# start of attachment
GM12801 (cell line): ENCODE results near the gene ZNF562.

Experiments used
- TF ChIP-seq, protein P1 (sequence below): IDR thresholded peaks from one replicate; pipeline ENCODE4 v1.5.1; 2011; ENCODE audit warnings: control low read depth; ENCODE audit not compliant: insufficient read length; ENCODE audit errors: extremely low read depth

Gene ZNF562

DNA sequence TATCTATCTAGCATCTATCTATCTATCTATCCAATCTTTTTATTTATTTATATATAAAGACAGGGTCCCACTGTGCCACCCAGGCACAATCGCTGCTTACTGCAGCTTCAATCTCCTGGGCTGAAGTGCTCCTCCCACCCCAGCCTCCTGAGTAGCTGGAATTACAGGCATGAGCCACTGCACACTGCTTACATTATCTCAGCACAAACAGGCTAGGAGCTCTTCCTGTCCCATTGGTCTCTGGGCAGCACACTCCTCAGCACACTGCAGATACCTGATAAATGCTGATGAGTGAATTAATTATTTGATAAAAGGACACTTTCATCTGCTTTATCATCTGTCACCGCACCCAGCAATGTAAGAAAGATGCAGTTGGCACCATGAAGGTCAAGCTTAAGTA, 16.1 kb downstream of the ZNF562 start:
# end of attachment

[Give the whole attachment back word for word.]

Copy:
GM12801 (cell line): ENCODE results near the gene ZNF562.

Experiments used
- TF ChIP-seq, protein P1 (sequence below): IDR thresholded peaks from one replicate; pipeline ENCODE4 v1.5.1; 2011; ENCODE audit warnings: control low read depth; ENCODE audit not compliant: insufficient read length; ENCODE audit errors: extremely low read depth

Gene ZNF562

DNA sequence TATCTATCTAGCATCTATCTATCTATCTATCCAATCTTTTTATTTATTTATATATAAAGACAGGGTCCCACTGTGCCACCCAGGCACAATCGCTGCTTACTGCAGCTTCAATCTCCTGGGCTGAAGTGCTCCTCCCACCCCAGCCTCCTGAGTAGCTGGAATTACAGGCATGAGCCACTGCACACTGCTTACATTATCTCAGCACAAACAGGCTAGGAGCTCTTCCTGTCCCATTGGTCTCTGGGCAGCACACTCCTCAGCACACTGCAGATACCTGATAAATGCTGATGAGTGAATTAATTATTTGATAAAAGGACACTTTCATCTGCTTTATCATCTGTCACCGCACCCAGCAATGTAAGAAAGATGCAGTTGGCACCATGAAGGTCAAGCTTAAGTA, 16.1 kb downstream of the ZNF562 start: